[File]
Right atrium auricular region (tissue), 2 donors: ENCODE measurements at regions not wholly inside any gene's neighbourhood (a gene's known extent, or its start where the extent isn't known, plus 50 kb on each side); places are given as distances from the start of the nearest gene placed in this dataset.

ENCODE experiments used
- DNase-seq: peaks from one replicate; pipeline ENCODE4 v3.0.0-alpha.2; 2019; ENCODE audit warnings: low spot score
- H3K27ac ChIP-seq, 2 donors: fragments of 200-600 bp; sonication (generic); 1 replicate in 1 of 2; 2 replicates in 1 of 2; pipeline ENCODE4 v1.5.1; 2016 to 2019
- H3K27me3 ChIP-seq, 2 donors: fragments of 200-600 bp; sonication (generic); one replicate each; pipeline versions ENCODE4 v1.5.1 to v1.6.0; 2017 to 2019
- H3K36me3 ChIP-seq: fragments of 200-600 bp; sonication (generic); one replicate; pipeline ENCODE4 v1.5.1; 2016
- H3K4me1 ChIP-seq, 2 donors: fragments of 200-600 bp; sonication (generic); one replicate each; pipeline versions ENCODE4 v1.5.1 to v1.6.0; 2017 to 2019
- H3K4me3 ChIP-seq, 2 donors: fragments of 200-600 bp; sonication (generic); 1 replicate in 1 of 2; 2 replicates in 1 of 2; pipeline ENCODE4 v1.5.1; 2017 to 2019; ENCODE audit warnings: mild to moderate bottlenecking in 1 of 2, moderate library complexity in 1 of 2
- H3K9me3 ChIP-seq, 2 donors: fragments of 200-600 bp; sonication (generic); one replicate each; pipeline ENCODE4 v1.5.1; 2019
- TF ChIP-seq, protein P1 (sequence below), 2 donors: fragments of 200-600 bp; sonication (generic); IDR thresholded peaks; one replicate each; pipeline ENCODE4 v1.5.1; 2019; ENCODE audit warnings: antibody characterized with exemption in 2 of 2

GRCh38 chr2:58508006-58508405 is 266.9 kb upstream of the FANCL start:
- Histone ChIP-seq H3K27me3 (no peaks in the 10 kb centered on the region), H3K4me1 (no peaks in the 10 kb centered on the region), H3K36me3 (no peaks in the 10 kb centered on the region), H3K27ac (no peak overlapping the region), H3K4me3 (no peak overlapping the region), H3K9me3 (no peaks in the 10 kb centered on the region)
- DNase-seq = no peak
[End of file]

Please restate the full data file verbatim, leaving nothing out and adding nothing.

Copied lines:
Right atrium auricular region (tissue), 2 donors: ENCODE measurements at regions not wholly inside any gene's neighbourhood (a gene's known extent, or its start where the extent isn't known, plus 50 kb on each side); places are given as distances from the start of the nearest gene placed in this dataset.

ENCODE experiments used
- DNase-seq: peaks from one replicate; pipeline ENCODE4 v3.0.0-alpha.2; 2019; ENCODE audit warnings: low spot score
- H3K27ac ChIP-seq, 2 donors: fragments of 200-600 bp; sonication (generic); 1 replicate in 1 of 2; 2 replicates in 1 of 2; pipeline ENCODE4 v1.5.1; 2016 to 2019
- H3K27me3 ChIP-seq, 2 donors: fragments of 200-600 bp; sonication (generic); one replicate each; pipeline versions ENCODE4 v1.5.1 to v1.6.0; 2017 to 2019
- H3K36me3 ChIP-seq: fragments of 200-600 bp; sonication (generic); one replicate; pipeline ENCODE4 v1.5.1; 2016
- H3K4me1 ChIP-seq, 2 donors: fragments of 200-600 bp; sonication (generic); one replicate each; pipeline versions ENCODE4 v1.5.1 to v1.6.0; 2017 to 2019
- H3K4me3 ChIP-seq, 2 donors: fragments of 200-600 bp; sonication (generic); 1 replicate in 1 of 2; 2 replicates in 1 of 2; pipeline ENCODE4 v1.5.1; 2017 to 2019; ENCODE audit warnings: mild to moderate bottlenecking in 1 of 2, moderate library complexity in 1 of 2
- H3K9me3 ChIP-seq, 2 donors: fragments of 200-600 bp; sonication (generic); one replicate each; pipeline ENCODE4 v1.5.1; 2019
- TF ChIP-seq, protein P1 (sequence below), 2 donors: fragments of 200-600 bp; sonication (generic); IDR thresholded peaks; one replicate each; pipeline ENCODE4 v1.5.1; 2019; ENCODE audit warnings: antibody characterized with exemption in 2 of 2

GRCh38 chr2:58508006-58508405 is 266.9 kb upstream of the FANCL start:
- Histone ChIP-seq H3K27me3 (no peaks in the 10 kb centered on the region), H3K4me1 (no peaks in the 10 kb centered on the region), H3K36me3 (no peaks in the 10 kb centered on the region), H3K27ac (no peak overlapping the region), H3K4me3 (no peak overlapping the region), H3K9me3 (no peaks in the 10 kb centered on the region)
- DNase-seq = no peak